by C.J. LeMaster, Chief Investigative Reporter
Dave Crusoe cringes just thinking about all the personal and business information on his phones and tablet, so he installed a program to encrypt messages and emails on all of his devices.
“I do worry about unauthorized people reading my chats or my messages,” said Crusoe. “An encryption app is really a no brainer these days.”
There’s a high-tech explosion of encryption apps, experts say, that seem to be most popular with millennials. The programs offer to keep what you want private from falling into the wrong hands.
“There’s no question this has become a hot market,” said InfoTech’s President and CEO Matti Kon.
Encryption basically takes messages, photos, videos on your phone, and makes them unreadable unless you have a certain key or code to unlock it. Anyone who has that code can access the message, but Kon said digital encryption codes are nearly impossible to crack.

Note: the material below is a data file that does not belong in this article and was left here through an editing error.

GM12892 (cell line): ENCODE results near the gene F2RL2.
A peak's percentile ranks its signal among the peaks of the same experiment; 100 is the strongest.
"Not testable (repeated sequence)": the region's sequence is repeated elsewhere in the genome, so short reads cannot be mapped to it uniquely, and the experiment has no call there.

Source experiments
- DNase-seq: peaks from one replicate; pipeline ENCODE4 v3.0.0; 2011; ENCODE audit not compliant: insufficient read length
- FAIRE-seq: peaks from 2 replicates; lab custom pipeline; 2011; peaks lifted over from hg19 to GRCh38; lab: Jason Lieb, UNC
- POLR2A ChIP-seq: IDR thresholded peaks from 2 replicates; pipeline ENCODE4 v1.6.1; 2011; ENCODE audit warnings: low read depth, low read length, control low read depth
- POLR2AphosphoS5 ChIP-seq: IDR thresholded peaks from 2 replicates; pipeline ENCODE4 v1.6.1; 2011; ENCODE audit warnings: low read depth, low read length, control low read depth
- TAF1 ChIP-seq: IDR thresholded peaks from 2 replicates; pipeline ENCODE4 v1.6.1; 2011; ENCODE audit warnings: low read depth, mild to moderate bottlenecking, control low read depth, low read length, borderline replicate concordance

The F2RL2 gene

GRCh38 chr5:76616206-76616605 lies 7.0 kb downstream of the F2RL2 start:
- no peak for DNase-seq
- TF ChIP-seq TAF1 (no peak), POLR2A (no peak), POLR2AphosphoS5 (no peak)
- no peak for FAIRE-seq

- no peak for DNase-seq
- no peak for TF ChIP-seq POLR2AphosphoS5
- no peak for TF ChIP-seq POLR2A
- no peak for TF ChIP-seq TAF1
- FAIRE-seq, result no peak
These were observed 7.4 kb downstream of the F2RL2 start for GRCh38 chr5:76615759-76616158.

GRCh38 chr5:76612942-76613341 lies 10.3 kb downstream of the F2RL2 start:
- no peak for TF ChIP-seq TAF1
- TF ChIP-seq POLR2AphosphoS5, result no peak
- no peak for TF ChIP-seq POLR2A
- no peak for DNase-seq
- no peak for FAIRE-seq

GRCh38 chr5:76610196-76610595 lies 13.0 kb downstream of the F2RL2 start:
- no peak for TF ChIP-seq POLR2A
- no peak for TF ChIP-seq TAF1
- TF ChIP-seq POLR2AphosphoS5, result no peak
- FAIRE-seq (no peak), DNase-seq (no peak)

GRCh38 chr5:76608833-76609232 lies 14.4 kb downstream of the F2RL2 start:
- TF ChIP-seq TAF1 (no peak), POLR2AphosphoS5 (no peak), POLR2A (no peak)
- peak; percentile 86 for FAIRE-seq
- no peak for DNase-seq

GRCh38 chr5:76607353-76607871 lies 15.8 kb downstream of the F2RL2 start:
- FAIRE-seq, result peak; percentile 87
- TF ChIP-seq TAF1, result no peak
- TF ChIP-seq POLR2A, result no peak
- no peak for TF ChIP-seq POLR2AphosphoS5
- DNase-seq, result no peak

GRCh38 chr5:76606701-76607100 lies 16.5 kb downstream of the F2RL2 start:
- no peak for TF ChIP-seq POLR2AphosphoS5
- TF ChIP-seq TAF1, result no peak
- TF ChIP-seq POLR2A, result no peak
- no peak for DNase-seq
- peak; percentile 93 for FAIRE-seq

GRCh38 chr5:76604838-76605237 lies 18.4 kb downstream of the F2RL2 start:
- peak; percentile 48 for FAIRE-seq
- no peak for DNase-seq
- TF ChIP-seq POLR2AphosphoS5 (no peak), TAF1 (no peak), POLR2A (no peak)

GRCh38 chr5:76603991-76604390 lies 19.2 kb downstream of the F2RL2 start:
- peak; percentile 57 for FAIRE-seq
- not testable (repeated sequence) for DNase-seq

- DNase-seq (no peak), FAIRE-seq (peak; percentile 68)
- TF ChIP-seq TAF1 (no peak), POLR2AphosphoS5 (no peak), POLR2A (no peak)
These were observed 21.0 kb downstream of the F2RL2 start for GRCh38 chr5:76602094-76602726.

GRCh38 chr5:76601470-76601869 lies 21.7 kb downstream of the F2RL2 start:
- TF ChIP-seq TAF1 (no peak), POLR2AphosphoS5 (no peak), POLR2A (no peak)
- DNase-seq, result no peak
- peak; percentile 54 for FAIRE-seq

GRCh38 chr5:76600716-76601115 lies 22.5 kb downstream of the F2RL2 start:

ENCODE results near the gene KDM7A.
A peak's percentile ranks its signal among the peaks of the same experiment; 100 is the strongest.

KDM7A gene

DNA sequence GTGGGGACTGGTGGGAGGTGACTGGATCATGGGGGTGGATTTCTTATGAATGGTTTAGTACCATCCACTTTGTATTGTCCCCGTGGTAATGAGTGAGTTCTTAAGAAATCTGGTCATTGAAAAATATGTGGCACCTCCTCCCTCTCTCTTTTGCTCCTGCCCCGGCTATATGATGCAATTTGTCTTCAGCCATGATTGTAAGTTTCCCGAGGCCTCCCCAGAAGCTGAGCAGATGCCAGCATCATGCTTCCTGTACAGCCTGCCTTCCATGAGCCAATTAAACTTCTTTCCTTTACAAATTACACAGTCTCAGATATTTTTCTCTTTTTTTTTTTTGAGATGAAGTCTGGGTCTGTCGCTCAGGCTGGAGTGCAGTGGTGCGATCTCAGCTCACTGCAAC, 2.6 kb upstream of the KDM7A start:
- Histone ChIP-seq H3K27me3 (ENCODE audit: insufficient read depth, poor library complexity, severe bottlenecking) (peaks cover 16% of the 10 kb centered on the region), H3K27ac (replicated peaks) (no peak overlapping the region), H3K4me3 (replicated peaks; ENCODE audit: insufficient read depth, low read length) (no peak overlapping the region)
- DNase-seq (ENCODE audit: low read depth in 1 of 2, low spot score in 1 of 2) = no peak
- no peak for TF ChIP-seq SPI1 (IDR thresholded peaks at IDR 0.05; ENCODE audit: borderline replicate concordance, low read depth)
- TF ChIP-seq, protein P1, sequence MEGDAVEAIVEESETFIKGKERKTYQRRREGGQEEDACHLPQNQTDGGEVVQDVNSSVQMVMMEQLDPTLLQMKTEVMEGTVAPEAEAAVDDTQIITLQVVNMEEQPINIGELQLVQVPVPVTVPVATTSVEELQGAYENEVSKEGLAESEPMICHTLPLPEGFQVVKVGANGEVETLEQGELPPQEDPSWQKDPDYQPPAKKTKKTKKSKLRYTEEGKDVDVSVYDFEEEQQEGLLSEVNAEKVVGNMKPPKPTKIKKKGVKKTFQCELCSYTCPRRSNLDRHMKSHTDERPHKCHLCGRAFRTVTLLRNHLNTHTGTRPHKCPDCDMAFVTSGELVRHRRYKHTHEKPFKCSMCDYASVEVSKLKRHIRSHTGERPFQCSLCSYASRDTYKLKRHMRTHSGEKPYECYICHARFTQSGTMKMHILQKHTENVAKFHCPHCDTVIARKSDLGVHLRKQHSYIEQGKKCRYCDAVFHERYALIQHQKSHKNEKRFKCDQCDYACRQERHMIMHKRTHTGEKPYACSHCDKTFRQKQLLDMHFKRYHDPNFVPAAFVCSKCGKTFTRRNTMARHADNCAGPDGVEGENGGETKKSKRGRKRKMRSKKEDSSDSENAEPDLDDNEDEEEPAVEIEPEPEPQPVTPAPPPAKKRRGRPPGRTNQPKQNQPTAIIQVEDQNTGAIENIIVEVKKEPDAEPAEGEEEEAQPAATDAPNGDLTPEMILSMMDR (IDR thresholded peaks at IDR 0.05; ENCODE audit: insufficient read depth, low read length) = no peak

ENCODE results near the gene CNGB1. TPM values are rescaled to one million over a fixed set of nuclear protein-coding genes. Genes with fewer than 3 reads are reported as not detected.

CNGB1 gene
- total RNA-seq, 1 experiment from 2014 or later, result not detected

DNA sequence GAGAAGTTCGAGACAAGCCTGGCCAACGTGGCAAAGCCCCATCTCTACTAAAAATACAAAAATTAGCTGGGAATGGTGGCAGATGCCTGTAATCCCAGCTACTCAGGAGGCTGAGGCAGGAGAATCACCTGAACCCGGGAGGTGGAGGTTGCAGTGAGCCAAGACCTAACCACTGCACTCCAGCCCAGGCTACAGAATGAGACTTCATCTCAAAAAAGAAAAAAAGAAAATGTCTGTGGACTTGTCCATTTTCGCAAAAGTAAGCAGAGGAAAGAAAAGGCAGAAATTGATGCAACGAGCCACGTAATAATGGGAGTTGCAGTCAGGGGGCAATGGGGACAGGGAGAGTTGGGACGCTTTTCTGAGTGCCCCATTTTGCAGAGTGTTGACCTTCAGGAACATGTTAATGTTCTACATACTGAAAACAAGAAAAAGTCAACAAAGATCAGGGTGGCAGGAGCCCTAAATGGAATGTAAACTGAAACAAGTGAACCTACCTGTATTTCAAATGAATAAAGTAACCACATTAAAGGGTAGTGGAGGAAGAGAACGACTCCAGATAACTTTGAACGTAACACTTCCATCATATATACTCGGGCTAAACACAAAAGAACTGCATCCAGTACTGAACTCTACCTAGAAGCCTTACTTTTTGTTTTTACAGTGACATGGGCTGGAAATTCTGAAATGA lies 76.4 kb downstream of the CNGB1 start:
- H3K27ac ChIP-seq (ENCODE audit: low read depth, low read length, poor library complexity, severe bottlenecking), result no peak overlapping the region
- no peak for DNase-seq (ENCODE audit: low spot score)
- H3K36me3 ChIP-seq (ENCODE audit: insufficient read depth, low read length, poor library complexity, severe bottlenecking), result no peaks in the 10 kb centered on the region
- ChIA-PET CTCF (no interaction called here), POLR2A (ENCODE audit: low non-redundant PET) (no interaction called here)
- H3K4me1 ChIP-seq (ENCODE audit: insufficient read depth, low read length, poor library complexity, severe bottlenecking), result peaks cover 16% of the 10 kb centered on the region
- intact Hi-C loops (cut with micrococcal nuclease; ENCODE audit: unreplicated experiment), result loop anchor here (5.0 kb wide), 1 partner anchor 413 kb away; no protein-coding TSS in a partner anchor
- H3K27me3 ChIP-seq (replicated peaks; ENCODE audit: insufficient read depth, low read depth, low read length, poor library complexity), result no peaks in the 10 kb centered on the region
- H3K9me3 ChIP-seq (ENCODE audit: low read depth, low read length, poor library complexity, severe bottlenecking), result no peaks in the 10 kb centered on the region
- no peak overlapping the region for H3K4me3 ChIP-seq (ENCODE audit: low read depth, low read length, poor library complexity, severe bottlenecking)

“Encryption today works on keys and keys that are random and are at the hands of the sender and the hands of the receiver and there is really no way to break encryption algorithms,” said Kon. “If you take any typical encryption algorithm you’ll need over 100 years on a powerful computer to try to break the encryption.”
So what apps are out there promising to safeguard your privacy?
“Wire” offers end-to-end encryption of voice and video messages.
The “Signal” messaging app boasts you can say anything and it’s encrypted.
Some offer James Bond-like verification codes so users can confirm their messages are secure.
“Wickr Me” offers expiration times for messages and a shredder to remove all deleted messages, images and videos from your device.
“They give a feeling of confidence, they give a feeling that, you know, your data will not be violated,” added Kon. “You get a feeling that here we finally found the solution.”
That’s exactly what Crusoe said he needs from these apps.
“Privacy is a fundamental aspect of our life today as is security,” said Crusoe. “We need to ensure that the content we have on our devices is only viewed by the intended recipient.”